good work

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    Performing with the Buddha Paid Member

    Last May, former Marine Daniel Goolsby, 61, lost his job and fell into a deep depression. His savings gone, he was three months behind on his rent—and fed up with psychiatrists who wanted to “fix” his depression with heavy medication. Goolsby dragged himself, a downtrodden man, to St. Patrick Center in St. Louis, Missouri, hoping that its staff could help him find a job and turn his luck around. He never dreamed that within just a few months, an innovative combination of art, theater, and Buddhism would completely transform his life. More »
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    Art As A Weapon Paid Member

     Last year street artist Shepard Fairey spent several days painting a three-story-high mural of a Burmese monk on the side of a building in downtown San Diego, and Breadtruck Films’ Jeffrey Durkin was there to film the entire process. Durkin, who works out of a converted Wonder Bread truck—now a mobile film studio, and the company’s namesake— was deeply moved by Fairey’s artwork. It occurred to him that the mural was more than just street art. “There was a religious Buddhist element, there was a Burmese political element, and then there was the art, all coming together in this one image.” More »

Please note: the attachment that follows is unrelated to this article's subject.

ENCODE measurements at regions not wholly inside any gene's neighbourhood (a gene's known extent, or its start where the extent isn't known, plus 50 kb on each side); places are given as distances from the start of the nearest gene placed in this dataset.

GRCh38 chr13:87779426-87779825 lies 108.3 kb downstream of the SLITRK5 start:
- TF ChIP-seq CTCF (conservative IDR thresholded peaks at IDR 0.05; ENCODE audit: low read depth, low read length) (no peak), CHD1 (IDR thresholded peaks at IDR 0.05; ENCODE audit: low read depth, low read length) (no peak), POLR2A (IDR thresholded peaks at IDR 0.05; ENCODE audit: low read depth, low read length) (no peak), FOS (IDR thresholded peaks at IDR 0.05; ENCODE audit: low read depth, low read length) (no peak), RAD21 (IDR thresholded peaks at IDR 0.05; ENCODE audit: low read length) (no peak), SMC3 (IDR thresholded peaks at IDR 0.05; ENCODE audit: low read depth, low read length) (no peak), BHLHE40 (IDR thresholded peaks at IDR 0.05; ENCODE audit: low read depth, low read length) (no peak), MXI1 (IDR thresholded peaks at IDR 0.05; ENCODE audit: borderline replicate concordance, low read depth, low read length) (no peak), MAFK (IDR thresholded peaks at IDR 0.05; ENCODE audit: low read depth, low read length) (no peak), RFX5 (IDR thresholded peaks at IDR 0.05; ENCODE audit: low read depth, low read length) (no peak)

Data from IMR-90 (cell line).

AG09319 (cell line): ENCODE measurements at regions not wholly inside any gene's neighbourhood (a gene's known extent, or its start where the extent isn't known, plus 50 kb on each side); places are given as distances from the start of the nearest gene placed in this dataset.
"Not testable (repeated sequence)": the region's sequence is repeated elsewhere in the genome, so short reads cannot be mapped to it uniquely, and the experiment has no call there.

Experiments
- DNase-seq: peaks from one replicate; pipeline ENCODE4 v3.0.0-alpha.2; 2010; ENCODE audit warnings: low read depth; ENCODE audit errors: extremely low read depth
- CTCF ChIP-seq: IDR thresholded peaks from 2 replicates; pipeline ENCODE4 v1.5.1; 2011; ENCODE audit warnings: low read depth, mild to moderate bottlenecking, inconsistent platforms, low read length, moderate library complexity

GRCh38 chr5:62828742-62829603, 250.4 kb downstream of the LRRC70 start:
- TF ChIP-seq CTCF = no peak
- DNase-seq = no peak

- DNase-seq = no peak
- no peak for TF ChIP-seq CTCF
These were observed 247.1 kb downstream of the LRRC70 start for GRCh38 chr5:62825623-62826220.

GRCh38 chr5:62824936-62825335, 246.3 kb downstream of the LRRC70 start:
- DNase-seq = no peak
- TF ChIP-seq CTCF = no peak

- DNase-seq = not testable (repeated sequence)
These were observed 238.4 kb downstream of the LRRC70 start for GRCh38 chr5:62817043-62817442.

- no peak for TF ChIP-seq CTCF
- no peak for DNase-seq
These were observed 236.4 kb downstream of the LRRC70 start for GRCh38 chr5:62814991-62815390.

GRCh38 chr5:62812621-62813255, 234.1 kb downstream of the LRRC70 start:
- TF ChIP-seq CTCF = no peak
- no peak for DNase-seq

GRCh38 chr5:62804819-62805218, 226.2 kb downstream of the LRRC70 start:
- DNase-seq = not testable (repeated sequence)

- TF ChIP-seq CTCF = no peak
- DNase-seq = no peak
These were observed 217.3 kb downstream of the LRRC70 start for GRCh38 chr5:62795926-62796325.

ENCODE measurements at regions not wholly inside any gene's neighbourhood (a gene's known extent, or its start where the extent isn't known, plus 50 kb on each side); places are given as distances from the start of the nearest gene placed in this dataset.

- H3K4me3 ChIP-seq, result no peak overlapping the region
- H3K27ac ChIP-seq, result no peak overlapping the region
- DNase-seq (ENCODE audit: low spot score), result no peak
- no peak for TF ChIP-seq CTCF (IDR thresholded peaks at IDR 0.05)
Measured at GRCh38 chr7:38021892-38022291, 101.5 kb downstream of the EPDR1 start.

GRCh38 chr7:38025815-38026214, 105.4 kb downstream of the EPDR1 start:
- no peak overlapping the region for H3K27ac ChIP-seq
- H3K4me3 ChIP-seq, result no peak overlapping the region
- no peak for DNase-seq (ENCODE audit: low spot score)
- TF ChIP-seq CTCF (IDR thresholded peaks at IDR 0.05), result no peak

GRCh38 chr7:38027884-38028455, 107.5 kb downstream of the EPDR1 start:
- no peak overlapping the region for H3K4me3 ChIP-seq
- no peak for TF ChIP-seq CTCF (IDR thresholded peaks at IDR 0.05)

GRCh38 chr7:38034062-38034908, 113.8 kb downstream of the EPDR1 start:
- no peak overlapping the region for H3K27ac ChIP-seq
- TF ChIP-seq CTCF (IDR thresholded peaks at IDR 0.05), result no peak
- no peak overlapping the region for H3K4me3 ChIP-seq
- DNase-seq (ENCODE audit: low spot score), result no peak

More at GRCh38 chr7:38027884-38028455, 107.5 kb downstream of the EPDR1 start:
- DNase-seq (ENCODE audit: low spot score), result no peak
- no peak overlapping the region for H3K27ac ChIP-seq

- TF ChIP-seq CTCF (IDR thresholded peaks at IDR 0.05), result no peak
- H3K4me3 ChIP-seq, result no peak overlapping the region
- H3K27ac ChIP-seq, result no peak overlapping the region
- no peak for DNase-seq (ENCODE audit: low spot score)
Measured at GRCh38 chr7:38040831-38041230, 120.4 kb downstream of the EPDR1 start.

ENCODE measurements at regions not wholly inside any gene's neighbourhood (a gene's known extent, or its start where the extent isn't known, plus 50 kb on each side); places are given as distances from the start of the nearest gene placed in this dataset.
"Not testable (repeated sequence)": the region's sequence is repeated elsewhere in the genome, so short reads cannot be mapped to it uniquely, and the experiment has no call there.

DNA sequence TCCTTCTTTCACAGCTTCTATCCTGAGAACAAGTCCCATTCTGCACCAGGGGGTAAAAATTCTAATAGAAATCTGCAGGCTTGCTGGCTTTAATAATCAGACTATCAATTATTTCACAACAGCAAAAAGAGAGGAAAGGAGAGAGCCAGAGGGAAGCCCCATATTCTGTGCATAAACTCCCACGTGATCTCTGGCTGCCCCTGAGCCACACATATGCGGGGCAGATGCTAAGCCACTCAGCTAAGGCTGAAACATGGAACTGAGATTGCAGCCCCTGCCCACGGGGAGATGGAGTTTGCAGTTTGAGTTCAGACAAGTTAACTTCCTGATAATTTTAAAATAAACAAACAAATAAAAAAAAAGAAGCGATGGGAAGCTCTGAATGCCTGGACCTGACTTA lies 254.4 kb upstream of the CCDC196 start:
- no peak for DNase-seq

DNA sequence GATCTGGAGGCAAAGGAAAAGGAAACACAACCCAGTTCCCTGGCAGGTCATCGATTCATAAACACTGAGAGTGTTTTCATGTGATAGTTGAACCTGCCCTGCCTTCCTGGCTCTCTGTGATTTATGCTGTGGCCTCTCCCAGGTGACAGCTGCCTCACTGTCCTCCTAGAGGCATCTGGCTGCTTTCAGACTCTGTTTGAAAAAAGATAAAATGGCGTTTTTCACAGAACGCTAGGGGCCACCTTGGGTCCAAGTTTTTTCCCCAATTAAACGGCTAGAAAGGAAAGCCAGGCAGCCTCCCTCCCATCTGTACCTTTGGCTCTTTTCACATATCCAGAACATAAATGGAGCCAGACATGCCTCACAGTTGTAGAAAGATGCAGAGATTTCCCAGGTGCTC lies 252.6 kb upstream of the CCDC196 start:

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    Attention to Death Paid Member

    So many deaths I have been a part of, so many patients, families, caregivers, and volunteers have touched my life. Together we’ve created a kind of peaceful revolution whose battle cry is as quiet and profound as two strangers holding hands before death. We’ve gone to the edge of our fear of death, of our curiosity, of our longing to befriend it and have it teach us. We have discovered that dying is deeply disturbing, painful, sad; and that it is the mysterious source of all radiance. —Martha deBarros, co-founder of Zen Hospice Project More »
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    Healed People Heal People Paid Member

    Rusty Trunzo was in prison for over thirty years for committing murder. When he completed his sentence three years ago, he left prison as a radically different man. “The first nine years in there, it was all about staying numb,” Trunzo said. “Using [drugs], you know, and really not getting involved in much of anything.” But all that changed when Trunzo was transferred to San Quentin, the California prison where the Insight Prison Project (IPP) launched its highly successful mindfulness- and meditation-based prisoner rehabilitation programs 15 years ago. Trunzo, inspired by an out-of-body experience and the book Autobiography of a Yogi, signed up for an IPP class. “And after that’s when I started making the changes,” he said. “Those classes were really instrumental for me.” More »
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    Good Work Summer 2011 Paid Member

    Shinjo Ito, the founder of Shinnyo-en Buddhism, a Japanese Vajrayana school, once wrote, “Faith is not about preaching or philosophy. It is action to which you dedicate your whole being.” Shinnyo-en Buddhists strive to consider the hardships of others as their own and then meditate on how to respond. Reacting to the recent events in Japan—or to any disaster—is not about asking “Why?” but rather “What can I do?” More »